I'm here to tell you, YES, there is! It's called a Thermogram, and I have been having them done for 5-years now. This type of cancer screening is not covered by insurance. In fact, allopathic medicine (western medicine) wants you to believe it is not a valuable cancer screening tool and not proven scientifically. However, I personally like this screening process, and here is why.
Last year my niece had her annual mammogram done at Kaiser. It was determined that there was a very small "spot" discovered and she would come back in 6-months. When she came back and (after several tests) the diagnosis was that it was a very aggressive, fast growing cancer which had grown significantly in only 6-months.
I suggested to her to have a thermogram, (offered to pay for it) but she declined. She was not "Open" to this recommendation, and declined. I explained to her that with this technology, a cancerous condition can show up as a "heat" spot, before cells have grown into a cancerous tumor. Hence, she has spent the last year fighting for her life with chemo and other aggressive cancer fighting procedures that are customary for Kaiser.
Here is an explanation as to the scientific explanation of how a thermogram works:
How does MIR help when imaging the breast?
The use of MIR is based on the principle that metabolic activity and vascular circulation in both pre-cancerous tissue and the area surrounding a developing breast cancer is almost always higher than in normal breast tissue. In an ever-increasing need for nutrients, cancerous tumors increase circulation to their cells by holding open existing blood vessels, opening dormant vessels, and creating new ones (neoangiogenesis). This process frequently results in an increase in regional surface temperatures and vascular patterning of the breast. MIR uses ultra-sensitive medical infrared cameras and sophisticated computers to detect, analyze, and produce high-resolution images of these temperature variations and vascular patterns. Because of MIR’s extreme sensitivity, these thermo vascular variations may be among the earliest signs of breast cancer or a pre-cancerous state of the breast (3,6,7,8,9)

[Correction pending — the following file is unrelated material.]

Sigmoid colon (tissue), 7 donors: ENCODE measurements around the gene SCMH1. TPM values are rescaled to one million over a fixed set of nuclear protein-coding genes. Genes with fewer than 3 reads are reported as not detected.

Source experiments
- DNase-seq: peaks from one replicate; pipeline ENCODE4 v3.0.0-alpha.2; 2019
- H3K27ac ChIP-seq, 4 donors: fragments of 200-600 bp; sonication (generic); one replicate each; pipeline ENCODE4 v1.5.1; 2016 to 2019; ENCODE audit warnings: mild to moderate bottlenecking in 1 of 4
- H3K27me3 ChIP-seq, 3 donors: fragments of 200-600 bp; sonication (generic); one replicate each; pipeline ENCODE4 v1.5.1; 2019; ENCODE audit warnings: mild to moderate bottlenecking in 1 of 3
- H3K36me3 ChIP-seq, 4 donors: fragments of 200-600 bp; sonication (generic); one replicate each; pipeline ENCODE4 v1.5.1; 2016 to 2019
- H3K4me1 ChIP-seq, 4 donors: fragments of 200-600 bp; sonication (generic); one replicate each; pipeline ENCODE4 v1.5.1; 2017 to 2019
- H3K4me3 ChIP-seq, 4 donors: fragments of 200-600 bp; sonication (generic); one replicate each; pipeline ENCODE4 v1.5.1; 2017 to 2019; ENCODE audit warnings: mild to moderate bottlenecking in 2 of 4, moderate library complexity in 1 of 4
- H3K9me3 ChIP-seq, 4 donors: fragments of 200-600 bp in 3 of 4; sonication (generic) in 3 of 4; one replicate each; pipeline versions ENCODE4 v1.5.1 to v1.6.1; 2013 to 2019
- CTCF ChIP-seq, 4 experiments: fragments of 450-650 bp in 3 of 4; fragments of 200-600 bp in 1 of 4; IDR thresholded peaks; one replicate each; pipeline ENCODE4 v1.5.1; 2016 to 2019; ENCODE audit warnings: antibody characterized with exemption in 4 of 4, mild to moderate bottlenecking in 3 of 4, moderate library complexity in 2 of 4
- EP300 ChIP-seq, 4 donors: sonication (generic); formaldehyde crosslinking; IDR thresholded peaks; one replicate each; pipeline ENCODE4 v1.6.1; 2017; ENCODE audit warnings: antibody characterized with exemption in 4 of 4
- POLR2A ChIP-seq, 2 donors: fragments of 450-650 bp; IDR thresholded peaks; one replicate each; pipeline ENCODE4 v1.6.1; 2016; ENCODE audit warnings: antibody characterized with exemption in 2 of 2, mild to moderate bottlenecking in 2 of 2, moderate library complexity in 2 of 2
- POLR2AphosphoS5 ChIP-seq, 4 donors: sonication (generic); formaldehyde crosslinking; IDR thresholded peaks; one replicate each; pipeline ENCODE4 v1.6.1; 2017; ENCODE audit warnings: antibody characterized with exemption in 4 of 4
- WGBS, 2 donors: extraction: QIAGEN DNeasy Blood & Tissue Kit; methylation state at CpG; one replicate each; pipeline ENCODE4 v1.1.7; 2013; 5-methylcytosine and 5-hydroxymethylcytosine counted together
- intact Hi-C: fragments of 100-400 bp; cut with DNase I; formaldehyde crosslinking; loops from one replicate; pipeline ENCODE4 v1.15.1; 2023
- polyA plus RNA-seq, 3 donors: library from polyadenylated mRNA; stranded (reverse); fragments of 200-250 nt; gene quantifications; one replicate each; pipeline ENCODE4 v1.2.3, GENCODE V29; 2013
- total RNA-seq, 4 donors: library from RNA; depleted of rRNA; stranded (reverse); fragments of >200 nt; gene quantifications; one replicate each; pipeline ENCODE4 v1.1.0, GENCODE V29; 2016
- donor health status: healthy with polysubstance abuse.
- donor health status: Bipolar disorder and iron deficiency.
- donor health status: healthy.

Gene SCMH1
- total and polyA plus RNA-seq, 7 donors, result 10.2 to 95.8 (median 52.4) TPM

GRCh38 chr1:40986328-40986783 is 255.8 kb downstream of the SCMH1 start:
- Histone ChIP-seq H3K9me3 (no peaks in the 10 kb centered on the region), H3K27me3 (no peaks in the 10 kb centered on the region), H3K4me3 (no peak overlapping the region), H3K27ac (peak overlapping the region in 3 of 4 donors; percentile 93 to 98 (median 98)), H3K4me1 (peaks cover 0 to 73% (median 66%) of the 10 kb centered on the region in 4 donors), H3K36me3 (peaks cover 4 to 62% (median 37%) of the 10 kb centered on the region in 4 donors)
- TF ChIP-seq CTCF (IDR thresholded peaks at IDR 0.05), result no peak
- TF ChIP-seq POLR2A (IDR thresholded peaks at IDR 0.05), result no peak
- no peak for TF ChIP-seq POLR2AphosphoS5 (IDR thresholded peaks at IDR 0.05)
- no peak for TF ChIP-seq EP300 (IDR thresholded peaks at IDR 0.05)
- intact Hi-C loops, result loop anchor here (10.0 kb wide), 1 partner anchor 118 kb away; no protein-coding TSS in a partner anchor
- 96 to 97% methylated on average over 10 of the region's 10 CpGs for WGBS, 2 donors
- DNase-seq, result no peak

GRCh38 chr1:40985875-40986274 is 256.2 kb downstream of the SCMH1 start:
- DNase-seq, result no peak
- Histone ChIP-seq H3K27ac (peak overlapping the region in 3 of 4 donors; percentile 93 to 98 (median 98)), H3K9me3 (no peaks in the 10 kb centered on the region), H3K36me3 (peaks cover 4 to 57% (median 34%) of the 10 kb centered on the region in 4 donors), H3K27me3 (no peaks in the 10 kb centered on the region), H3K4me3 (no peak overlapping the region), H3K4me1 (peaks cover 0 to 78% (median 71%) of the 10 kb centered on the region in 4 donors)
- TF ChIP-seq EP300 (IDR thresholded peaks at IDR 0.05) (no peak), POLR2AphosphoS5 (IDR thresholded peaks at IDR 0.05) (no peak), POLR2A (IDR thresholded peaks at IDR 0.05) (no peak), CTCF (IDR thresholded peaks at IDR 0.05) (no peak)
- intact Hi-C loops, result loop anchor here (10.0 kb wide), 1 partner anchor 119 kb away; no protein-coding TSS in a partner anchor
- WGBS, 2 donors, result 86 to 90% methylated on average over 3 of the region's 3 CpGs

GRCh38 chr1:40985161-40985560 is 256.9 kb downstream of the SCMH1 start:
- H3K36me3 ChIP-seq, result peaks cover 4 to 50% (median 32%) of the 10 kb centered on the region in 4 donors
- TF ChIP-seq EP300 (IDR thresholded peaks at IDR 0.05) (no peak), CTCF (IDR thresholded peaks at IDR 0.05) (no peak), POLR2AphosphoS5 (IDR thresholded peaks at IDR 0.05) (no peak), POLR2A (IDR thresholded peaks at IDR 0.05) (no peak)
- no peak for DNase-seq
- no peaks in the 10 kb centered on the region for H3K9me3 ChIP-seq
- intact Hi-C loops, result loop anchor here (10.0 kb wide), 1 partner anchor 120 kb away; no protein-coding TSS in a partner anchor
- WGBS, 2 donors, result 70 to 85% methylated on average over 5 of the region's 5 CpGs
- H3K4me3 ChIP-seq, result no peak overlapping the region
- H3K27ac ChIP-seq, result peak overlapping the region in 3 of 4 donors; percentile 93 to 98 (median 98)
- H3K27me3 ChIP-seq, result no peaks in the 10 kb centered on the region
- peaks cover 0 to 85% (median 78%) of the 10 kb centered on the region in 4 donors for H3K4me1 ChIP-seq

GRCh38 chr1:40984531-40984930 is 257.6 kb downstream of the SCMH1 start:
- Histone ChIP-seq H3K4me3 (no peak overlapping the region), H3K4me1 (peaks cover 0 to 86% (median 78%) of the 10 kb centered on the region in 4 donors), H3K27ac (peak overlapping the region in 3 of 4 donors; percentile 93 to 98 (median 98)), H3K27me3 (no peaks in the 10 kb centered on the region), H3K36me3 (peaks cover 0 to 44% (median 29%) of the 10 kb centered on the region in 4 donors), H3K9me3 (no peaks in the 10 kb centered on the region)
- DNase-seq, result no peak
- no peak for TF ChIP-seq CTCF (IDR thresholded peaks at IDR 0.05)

While mammography, ultrasound, MRI, and other structural imaging tools rely primarily on finding the physical tumor, medical infrared imaging is based on detecting the heat produced by increased blood vessel circulation and metabolic changes associated with a tumor’s genesis and growth. By detecting minute variations in blood vessel activity, infrared imaging may find thermal signs suggesting a pre-cancerous state of the breast or the presence an early tumor that is not yet large enough to be detected by physical examination, mammography, or other types of structural imaging (3,6,7,8,9).
Studies also show that an abnormal infrared image is the single most important marker of high risk for developing breast cancer, 10 times more significant than a family history of the disease (5). Consequently, in patients with a persistent abnormal thermogram, the examination results become a marker of higher future cancer risk (4,5). Depending upon certain factors, re-examinations are performed at appropriate intervals to monitor the breasts. This gives a woman time to take a pro-active approach by working with her doctor to improve her breast health. By maintaining close monitoring of her breast health with the combined use of infrared imaging, self-breast exams, clinical examinations, mammography, and other tests, a woman has a much better chance of detecting cancer at its earliest stage and preventing invasive tumor growth.
Case Study #4
This patient came to our center after having a normal mammogram and a watchful ultrasound of the left breast. The report recommended follow-up imaging in 6 months. Her doctor was concerned over a thickening of the left breast.
1. Breast Cancer Guidelines and Statistics, 2009-2010.
2. I. Nyirjesy, M.D. et al; Clinical Evaluation, Mammography and Thermography in the Diagnosis of Breast Carcinoma. Thermology, 1986; 1: 170-173. Breast Cancer Guidelines and Statistics, 2009-2010 2.
3. M. Gautherie, Ph.D.; Thermobiological Assessment of Benign and Malignant Breast Diseases. Am. J. Obstet. Gynecol., 1983; V 147, No. 81. American Cancer Society –: 861-869.
4. C. Gros, M.D., M. Gautherie, Ph.D.; Breast Thermography and Cancer Risk Prediction. Cancer, 1980; V 45, No. 1: 51-56.
5. P. Haehnel, M.D., M. Gautherie, Ph.D. et al; Long-Term Assessment of Breast Cancer Risk by Thermal Imaging. In: Biomedical Thermology, 1980; 279-301.
6. P. Gamigami, M.D.; Atlas of Mammography: New Early Signs in Breast Cancer. Blackwell Science, 1996.
7. J. Keyserlingk, M.D.; Time to Reassess the Value of Infrared Breast Imaging? Oncology News Int., 1997; V 6, No. 9.
8. P.Ahlgren, M.D., E. Yu, M.D., J. Keyserlingk, M.D.; Is it Time to Reassess the Value of Infrared Breast Imaging? Primary Care & Cancer (NCI), 1998; V 18, No. 2.
9. N. Belliveau, M.D., J. Keyserlingk, M.D. et al ; Infrared Imaging of the Breast: Initial Reappraisal Using High-Resolution Digital Technology in 100 Successive Cases of Stage I and II Breast Cancer. Breast Journal, 1998; V 4, No. 4
Last image, the biopsy results were positive for inflammatory breast cancer.